An effective amount of antagonist will decrease the symptoms typically by at least about 10%; usually by at least about 20%; preferably at least about 30%; or more preferably at least about 50%. The present invention provides reagents which will find use in therapeutic applications as described elsewhere herein, e.g., in the general description for treating disorders associated with eosinophilia. See, e.g., Berkow (ed.). The Merck Manual of Diagnosis and Therapy Merck & Co., Rahway, N.J.; Thorn, et al. Harrison's Principles of Internal Medicine McGraw-Hill, New York; Gilman, et al. (eds. 1990) Goodman and Gilman's: The Pharmacological Bases of Therapeutics 8th Ed., Pergamon Press; Remington's Pharmaceutical Sciences, 17th ed. (1990), Mack Publishing Co., Easton, Pa.; Langer (1990) Science 249:1527-1533; and Merck Index, Merck & Co., Rahway, N.J.

Antibodies to CCR3 proteins may be used for the identification or sorting of cell populations expressing CCR3 protein, e.g., eosinophils. Methods to sort such populations are well known in the art, see, e.g., Melamed, et al. (1990) Flow Cytometry and Sorting Wiley-Liss, Inc., New York, N.Y.; Shapiro (1988) Practical Flow Cytometry Liss, New York, N.Y.; and Robinson, et al. (1993) Handbook of Flow Cytometry Methods Wiley-Liss, New York, N.Y. Populations of cells expressing the CCR3 receptor can also be purified using magnetic beads as described, e.g., in Bieva, et al. (1989) Exp. Hematol. 17:914-920; Hernebtub, et al. (1990) Bioconj. Chem. 1:411-418; Vaccaro, et al. (1990) Am. Biotechnol. Lab. April 1990.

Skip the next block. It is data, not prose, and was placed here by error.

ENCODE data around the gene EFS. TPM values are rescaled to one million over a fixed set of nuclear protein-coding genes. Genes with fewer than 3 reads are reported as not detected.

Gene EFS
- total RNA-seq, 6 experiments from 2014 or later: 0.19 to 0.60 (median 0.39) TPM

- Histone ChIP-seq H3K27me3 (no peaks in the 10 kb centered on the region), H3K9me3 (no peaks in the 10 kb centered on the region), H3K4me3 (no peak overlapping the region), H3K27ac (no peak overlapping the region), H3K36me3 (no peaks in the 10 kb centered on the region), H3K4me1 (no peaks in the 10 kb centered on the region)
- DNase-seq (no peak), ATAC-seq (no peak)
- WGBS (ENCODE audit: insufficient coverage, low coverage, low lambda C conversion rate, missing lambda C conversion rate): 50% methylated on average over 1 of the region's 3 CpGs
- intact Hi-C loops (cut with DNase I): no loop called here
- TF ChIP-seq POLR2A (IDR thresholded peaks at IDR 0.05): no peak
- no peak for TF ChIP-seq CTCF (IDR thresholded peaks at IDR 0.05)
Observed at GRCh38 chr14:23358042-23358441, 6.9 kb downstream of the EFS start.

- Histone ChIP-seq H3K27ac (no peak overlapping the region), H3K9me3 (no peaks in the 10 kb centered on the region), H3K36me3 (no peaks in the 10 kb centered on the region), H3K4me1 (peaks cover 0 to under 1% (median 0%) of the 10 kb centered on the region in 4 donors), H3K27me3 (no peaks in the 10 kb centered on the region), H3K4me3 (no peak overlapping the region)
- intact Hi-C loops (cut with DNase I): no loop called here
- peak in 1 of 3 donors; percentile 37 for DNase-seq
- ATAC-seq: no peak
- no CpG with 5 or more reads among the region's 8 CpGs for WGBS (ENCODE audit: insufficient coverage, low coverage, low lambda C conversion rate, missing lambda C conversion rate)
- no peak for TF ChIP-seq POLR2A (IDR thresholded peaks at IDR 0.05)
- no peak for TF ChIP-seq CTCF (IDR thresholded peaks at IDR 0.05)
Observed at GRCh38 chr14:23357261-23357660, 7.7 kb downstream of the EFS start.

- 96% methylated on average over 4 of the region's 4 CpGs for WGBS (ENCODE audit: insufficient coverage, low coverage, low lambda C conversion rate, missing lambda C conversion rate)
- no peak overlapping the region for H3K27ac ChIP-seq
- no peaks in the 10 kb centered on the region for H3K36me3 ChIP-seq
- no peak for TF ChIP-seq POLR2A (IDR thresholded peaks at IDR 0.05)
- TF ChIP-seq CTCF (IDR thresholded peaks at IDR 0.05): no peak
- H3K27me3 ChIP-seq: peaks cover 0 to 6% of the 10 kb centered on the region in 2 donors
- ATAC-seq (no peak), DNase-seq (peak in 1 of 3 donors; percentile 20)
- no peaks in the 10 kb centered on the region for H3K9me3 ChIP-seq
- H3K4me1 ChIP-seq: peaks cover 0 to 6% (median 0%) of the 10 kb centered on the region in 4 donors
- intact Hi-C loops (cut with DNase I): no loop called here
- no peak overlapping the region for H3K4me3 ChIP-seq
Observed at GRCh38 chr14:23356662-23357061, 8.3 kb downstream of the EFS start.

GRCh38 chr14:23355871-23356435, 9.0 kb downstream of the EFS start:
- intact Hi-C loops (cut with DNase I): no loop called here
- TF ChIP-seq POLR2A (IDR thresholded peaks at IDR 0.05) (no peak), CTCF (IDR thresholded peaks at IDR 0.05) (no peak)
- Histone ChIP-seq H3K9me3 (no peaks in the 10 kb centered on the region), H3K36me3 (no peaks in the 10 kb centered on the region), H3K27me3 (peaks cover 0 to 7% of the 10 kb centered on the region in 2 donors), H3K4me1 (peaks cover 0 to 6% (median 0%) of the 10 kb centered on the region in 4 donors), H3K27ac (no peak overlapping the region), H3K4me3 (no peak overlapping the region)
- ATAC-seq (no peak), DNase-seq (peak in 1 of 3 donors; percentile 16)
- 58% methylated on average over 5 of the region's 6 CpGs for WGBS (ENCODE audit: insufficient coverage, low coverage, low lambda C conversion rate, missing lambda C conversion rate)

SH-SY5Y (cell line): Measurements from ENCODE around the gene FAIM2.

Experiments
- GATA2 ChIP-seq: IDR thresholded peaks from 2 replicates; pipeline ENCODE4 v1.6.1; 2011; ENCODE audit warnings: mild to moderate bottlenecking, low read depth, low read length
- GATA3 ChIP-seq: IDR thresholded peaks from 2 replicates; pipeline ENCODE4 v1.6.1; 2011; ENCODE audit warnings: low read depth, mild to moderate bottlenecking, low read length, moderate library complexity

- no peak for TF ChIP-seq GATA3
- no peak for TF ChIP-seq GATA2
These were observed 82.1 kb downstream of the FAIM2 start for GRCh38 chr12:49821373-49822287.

Using the assay methods described above, the antibodies or binding compositions are useful in diagnosing diseases states which result in elevated eosinophil numbers. Labeled antibodies can also be utilized in analyzing eosinophil infiltration in tissues. Antibodies raised against each CCR3 protein will also be useful to raise anti-idiotypic antibodies. These will be useful in detecting or diagnosing various immunological conditions related to expression of the respective antigens.